listEmployees.Add(new Employee { ID = 1004, Name = "Santosh", Salary = 80000 });

            // The LINQ query is actually executed when we iterate thru using a for each loop
            // This is proved because Santosh is also included in the result
            foreach (Employee emp in result)
            {
                Console.WriteLine($" {emp.ID} {emp.Name} {emp.Salary}");
            }
            Console.ReadKey();
        }
    }
}

Output:

LINQ Deferred Execution in C#

Advantages of Deferred Execution:

We will get the following advantages

  1. It avoids the unnecessary query execution which improves the performance of the application.
  2. The Query creation and the Query execution are decoupled which provide us the flexibility to create the query in several steps.
  3. A Linq deferred execution query is always re-evaluated when we re-enumerate. As a result, we always get the updated data.
Immediate Execution

In the case of Immediate Execution, the LINQ query is executed at the point of its declaration. So, it forces the query to execute and gets the result immediately. Let us see an example for better understanding. The following example is self-explained. So, please go through the comment lines.

using System;
using System.Collections.Generic;
using System.Linq;

namespace LINQDemo
{
    public class Employee
    {
        public int ID { get; set; }
        public string Name { get; set; }
        public int Salary { get; set; }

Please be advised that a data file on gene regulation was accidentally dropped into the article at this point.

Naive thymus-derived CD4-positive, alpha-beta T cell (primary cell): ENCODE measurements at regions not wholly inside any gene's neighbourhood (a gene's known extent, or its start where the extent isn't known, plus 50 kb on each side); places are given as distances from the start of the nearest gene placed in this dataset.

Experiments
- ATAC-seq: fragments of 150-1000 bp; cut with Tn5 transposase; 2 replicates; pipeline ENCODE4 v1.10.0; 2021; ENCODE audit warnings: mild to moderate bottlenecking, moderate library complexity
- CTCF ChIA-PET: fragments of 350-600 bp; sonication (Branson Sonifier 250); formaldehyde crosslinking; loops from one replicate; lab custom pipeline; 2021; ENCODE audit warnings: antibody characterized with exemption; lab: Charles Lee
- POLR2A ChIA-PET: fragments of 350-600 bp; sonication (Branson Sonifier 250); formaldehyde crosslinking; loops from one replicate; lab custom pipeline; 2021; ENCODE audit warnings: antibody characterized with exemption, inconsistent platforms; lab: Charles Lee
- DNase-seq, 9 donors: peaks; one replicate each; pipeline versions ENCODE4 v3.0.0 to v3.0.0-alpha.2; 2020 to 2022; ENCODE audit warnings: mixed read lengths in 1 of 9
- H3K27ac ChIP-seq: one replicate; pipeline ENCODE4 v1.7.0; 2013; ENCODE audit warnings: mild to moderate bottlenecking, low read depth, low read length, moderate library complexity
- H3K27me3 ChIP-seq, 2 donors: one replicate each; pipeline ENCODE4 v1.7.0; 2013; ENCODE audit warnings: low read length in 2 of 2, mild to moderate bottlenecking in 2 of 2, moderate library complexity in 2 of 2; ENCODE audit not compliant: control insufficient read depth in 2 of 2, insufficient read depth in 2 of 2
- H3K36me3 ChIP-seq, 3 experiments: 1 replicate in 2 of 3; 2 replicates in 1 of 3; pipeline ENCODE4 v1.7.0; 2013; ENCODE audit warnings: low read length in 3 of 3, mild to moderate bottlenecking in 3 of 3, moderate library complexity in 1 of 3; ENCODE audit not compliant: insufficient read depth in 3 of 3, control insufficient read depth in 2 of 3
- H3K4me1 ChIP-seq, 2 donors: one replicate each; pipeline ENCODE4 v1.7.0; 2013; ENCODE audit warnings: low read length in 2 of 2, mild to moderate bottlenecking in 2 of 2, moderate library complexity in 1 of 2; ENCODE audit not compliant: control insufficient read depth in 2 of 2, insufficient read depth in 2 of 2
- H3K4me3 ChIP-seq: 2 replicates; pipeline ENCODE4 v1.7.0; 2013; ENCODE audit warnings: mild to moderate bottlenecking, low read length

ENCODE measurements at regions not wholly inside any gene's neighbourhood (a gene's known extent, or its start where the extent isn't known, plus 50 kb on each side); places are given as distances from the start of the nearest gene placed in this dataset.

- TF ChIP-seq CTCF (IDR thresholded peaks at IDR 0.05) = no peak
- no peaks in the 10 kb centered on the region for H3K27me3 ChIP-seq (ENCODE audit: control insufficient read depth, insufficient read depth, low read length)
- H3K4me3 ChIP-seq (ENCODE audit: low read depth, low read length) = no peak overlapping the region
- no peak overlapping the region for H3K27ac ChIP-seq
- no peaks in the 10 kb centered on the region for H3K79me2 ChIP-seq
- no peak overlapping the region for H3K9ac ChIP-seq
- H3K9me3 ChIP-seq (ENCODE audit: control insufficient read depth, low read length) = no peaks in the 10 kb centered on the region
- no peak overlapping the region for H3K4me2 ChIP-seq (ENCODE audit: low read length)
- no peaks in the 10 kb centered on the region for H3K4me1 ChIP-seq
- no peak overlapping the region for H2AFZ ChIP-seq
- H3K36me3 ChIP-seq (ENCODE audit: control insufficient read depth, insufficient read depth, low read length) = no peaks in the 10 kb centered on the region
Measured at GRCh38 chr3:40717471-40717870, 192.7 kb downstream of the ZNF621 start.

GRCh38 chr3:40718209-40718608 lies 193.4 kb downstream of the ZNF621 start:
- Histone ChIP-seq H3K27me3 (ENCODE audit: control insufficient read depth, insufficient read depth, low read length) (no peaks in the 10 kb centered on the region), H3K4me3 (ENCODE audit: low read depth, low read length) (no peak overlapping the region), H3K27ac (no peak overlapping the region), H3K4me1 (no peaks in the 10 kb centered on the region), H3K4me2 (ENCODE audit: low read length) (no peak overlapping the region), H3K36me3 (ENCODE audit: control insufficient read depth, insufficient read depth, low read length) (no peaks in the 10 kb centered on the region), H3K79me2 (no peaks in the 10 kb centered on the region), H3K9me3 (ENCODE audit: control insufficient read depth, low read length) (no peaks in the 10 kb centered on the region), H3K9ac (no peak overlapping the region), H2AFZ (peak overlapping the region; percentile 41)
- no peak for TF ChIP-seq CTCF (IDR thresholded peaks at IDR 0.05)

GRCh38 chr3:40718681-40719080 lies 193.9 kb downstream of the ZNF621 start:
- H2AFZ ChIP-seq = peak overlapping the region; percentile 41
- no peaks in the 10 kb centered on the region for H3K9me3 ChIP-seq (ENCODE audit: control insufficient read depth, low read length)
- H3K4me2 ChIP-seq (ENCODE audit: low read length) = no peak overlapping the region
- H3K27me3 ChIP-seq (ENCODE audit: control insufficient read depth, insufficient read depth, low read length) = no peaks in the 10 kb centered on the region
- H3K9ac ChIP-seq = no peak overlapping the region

}

    class Program
    {
        public static void Main()
        {
            List<Employee> listEmployees = new List<Employee>
            {
                new Employee { ID= 1001, Name = "Priyanka", Salary = 80000 },
                new Employee { ID= 1002, Name = "Anurag", Salary = 90000 },
                new Employee { ID= 1003, Name = "Preety", Salary = 80000 }
            };

            // In the following statement, the LINQ Query is executed immediately as we are
            // Using the ToList() method which is a greedy operator which forces the query 
            // to be executed immediately
            IEnumerable<Employee> result = (from emp in listEmployees
                                           where emp.Salary == 80000
                                           select emp).ToList();
            
            // Adding a new employee with Salary = 80000 to the collection listEmployees
            // will not have any effect on the result as the query is already executed